Attune With Empathy
How can we more effectively understand and respond to change resistance? Attuning with empathy can provide fresh insights into what’s really happening for those who are experiencing the change on the ground. In this episode, Simon explores simple framework leaders can use to develop a theory of resistance and identify the next best steps.
Tuning in with empathy is one of the superpowers of leaders involved in long-term change journeys. It can be so frustrating, can’t it? When you’re well-intentioned, you’re hardworking, you’ve tried to make things as easy and as useful and as compelling for colleagues, but you’re still getting growing levels of activae and passive resistance to the change that you’re leading. There aren’t any easy silver bullet solutions to this, but one of the things I have found helpful in coaching teams when these kind of conversations come up is sometimes just to pause and to try to attune with empathy.
Now, we don’t attune with empathy because we’re necessarily agreeing with some of the perspectives that are coming up. We’re not doing it because we think, oh, well yeah, let’s just be loving and kind to our colleagues who are pushing us in these ways. Maybe you function on a higher plane than me and you can do that, and if so, please carry on. But for those of us who struggle to be that enlightened and have a little bit more of a pragmatic lens and sometimes to be honest, even just want to yell, “Can’t you just do your job? Can’t you just do what you need to do here? Is it really that much of a big deal?”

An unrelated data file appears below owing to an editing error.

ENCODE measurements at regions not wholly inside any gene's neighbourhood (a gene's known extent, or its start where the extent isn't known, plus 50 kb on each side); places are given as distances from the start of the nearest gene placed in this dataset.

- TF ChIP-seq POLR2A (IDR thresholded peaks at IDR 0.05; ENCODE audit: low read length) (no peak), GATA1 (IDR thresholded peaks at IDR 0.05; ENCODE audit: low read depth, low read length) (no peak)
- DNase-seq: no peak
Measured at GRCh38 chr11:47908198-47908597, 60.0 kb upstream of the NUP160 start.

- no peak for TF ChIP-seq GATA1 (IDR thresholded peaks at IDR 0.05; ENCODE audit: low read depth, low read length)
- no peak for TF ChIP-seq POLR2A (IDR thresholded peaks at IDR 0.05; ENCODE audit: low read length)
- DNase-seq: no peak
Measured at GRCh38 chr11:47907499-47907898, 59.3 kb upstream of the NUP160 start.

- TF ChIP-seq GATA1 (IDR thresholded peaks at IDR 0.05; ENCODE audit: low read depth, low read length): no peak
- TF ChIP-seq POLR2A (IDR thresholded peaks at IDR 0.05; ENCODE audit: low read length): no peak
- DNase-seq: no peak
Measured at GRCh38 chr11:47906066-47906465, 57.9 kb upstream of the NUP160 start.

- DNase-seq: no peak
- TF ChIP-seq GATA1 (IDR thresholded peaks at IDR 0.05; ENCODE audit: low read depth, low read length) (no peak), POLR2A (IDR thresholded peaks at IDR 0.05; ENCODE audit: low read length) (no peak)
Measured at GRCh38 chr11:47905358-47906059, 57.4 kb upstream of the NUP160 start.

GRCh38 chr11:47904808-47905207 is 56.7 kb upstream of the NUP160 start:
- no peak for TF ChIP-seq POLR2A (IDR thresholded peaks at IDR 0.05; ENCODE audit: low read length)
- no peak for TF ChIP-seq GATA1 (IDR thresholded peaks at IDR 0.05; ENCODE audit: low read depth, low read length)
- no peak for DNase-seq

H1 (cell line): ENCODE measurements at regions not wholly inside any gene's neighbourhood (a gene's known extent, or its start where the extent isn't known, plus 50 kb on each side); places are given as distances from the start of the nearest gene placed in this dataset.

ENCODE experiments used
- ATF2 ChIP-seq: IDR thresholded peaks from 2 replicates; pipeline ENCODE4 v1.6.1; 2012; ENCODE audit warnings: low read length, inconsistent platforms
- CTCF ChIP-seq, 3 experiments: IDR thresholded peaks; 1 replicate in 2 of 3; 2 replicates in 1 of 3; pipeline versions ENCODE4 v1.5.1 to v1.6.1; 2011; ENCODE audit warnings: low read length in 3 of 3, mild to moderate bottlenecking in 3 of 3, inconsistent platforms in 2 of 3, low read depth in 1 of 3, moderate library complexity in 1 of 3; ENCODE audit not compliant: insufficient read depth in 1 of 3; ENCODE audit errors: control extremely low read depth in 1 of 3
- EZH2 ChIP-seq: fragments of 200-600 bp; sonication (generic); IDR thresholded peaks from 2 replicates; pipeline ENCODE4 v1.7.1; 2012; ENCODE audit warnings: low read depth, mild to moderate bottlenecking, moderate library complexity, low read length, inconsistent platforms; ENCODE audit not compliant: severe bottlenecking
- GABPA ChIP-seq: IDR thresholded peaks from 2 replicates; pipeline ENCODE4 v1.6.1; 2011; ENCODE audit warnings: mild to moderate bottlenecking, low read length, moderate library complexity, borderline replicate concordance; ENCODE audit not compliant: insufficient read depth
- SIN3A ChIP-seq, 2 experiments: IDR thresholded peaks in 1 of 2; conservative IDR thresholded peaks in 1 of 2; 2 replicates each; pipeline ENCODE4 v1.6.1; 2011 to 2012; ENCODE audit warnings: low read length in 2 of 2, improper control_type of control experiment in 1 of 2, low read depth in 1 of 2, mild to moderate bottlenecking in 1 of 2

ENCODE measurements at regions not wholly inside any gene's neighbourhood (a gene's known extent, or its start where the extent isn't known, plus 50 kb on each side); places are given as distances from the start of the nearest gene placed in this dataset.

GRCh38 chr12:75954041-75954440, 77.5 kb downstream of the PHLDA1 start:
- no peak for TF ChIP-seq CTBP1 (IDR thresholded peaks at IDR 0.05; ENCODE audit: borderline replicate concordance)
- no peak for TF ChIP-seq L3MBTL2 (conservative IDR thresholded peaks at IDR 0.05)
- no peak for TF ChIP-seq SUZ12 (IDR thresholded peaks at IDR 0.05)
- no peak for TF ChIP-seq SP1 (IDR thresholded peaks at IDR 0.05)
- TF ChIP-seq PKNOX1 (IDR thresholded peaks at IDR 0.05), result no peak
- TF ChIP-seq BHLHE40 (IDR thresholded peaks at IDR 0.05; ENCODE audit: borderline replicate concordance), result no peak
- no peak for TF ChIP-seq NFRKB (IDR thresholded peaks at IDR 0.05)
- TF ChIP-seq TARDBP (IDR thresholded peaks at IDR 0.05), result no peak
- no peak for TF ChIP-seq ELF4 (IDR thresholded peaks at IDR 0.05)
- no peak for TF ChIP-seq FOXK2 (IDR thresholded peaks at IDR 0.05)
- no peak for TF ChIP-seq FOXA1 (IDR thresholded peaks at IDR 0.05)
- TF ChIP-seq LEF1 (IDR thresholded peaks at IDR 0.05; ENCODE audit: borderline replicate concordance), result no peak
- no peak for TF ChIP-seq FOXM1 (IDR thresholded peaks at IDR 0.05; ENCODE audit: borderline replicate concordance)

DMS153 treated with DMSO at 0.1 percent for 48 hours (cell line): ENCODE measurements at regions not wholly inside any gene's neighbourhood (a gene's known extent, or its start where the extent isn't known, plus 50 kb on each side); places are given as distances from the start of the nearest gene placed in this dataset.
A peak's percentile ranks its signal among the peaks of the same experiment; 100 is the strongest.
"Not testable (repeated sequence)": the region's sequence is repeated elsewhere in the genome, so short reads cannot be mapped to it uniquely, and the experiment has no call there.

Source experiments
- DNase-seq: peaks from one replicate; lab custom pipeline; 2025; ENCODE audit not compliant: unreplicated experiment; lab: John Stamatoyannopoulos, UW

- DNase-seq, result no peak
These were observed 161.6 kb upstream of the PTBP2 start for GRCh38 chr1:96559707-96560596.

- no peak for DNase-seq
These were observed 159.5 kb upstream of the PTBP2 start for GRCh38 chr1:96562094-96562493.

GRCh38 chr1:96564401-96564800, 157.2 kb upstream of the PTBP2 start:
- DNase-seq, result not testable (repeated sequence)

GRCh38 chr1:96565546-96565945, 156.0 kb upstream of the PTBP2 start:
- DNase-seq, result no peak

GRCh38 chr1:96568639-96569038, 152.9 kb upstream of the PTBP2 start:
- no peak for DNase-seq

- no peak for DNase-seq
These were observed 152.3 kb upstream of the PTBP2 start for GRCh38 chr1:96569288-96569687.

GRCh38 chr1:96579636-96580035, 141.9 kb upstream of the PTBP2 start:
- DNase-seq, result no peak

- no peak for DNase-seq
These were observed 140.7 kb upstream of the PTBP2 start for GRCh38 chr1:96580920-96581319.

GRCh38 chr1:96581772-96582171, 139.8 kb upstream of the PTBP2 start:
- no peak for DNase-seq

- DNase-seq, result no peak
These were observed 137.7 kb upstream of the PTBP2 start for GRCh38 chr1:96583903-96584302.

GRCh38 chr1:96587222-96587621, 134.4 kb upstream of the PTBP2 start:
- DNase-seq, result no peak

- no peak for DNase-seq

But we can take a breath and just think, how could we be a little bit more effective and successful in leading this next element of the change journey? And I found it quite helpful to stop going back and forth in the conversation about the person, not using the kind of noun of that person is a resistor. And sometimes we’ve used those comments like, “Oh, don’t water the rocks,” the rocks being the resistors and, “Just carry on without them.” And I get that logic, but they’re there. And especially if you’re in a smaller school or a smaller department or team, it’s going to keep rearing its ugly head over and over again, and it’s going to create all sorts of dynamics that are going to leave an emotional residue for you.
So I want to suggest it’s worthwhile doing a quick activity that I call an empathy map. And what it can do is it could help you build what I call a theory of resistant behaviour. You see, all of us have a capacity to be resistant in certain contexts. If you stop this recording right now and said, “Simon, put down your microphone. And what I’d love you to do is to step over here. We’re going to get right into a salsa class lesson,” I can tell you you’d see some resistant behaviour from me. All of us have certain contexts or requests that we are going to resist, and we resist it because of some underlying things that might matter to us. Maybe we don’t want to look silly in public. Maybe we feel a great degree of apprehension about a certain thing. At deeper levels, although we don’t name it, we might fear a lack of status if we move to that new approach.
If there’s a shift that’s occurring, that means that, for example, my 20 years of experience is no longer regarded as expert craft. And indeed this new approach that we’re moving towards actually critiques the current approach that I use. Well, that’s not just a behaviour change challenge I’ve got to work through. It also might have meaning of a whole loss of status and self-identity and a whole range of other things are occurring. So I guess what I want to say is that it’s worth actually tuning in and saying, “Do you have a working theory in your mind about why you’re seeing that pattern of behaviour and resistance? Do you have a theory of resistance for that person?”